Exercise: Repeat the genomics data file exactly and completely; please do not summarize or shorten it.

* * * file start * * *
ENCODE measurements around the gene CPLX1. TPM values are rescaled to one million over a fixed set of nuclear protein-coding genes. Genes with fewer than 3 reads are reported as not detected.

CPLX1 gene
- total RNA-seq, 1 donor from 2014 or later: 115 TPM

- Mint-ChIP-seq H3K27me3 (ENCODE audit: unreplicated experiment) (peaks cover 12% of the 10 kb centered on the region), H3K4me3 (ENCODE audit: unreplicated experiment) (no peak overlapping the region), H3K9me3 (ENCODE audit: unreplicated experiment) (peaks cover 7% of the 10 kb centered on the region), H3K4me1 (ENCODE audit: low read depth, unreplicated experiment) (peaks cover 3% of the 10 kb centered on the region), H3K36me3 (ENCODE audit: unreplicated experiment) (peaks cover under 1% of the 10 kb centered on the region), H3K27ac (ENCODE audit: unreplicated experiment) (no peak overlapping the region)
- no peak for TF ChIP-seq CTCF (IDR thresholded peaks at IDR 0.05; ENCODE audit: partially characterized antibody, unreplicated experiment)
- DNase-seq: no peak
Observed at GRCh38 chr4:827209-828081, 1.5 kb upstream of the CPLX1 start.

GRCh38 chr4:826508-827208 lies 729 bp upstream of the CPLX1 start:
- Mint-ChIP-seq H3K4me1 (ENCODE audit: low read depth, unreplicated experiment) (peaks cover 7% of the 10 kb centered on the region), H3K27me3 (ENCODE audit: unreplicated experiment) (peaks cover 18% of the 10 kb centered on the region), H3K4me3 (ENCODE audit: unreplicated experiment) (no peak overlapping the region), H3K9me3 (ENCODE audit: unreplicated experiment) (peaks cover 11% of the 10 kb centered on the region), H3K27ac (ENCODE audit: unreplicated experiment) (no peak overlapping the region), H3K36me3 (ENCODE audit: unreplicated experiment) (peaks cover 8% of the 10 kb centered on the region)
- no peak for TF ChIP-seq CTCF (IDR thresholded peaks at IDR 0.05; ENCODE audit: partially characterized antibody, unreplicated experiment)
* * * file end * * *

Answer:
ENCODE measurements around the gene CPLX1. TPM values are rescaled to one million over a fixed set of nuclear protein-coding genes. Genes with fewer than 3 reads are reported as not detected.

CPLX1 gene
- total RNA-seq, 1 donor from 2014 or later: 115 TPM

- Mint-ChIP-seq H3K27me3 (ENCODE audit: unreplicated experiment) (peaks cover 12% of the 10 kb centered on the region), H3K4me3 (ENCODE audit: unreplicated experiment) (no peak overlapping the region), H3K9me3 (ENCODE audit: unreplicated experiment) (peaks cover 7% of the 10 kb centered on the region), H3K4me1 (ENCODE audit: low read depth, unreplicated experiment) (peaks cover 3% of the 10 kb centered on the region), H3K36me3 (ENCODE audit: unreplicated experiment) (peaks cover under 1% of the 10 kb centered on the region), H3K27ac (ENCODE audit: unreplicated experiment) (no peak overlapping the region)
- no peak for TF ChIP-seq CTCF (IDR thresholded peaks at IDR 0.05; ENCODE audit: partially characterized antibody, unreplicated experiment)
- DNase-seq: no peak
Observed at GRCh38 chr4:827209-828081, 1.5 kb upstream of the CPLX1 start.

GRCh38 chr4:826508-827208 lies 729 bp upstream of the CPLX1 start:
- Mint-ChIP-seq H3K4me1 (ENCODE audit: low read depth, unreplicated experiment) (peaks cover 7% of the 10 kb centered on the region), H3K27me3 (ENCODE audit: unreplicated experiment) (peaks cover 18% of the 10 kb centered on the region), H3K4me3 (ENCODE audit: unreplicated experiment) (no peak overlapping the region), H3K9me3 (ENCODE audit: unreplicated experiment) (peaks cover 11% of the 10 kb centered on the region), H3K27ac (ENCODE audit: unreplicated experiment) (no peak overlapping the region), H3K36me3 (ENCODE audit: unreplicated experiment) (peaks cover 8% of the 10 kb centered on the region)
- no peak for TF ChIP-seq CTCF (IDR thresholded peaks at IDR 0.05; ENCODE audit: partially characterized antibody, unreplicated experiment)